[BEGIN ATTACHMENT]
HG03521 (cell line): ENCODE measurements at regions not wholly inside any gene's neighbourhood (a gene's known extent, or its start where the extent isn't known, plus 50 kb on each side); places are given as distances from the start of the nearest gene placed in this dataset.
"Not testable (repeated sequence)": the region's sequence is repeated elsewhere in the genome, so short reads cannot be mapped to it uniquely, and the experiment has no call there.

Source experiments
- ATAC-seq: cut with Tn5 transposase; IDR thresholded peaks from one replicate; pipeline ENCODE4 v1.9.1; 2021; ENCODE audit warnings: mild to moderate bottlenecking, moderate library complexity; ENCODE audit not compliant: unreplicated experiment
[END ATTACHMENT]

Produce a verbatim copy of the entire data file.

HG03521 (cell line): ENCODE measurements at regions not wholly inside any gene's neighbourhood (a gene's known extent, or its start where the extent isn't known, plus 50 kb on each side); places are given as distances from the start of the nearest gene placed in this dataset.
"Not testable (repeated sequence)": the region's sequence is repeated elsewhere in the genome, so short reads cannot be mapped to it uniquely, and the experiment has no call there.

Source experiments
- ATAC-seq: cut with Tn5 transposase; IDR thresholded peaks from one replicate; pipeline ENCODE4 v1.9.1; 2021; ENCODE audit warnings: mild to moderate bottlenecking, moderate library complexity; ENCODE audit not compliant: unreplicated experiment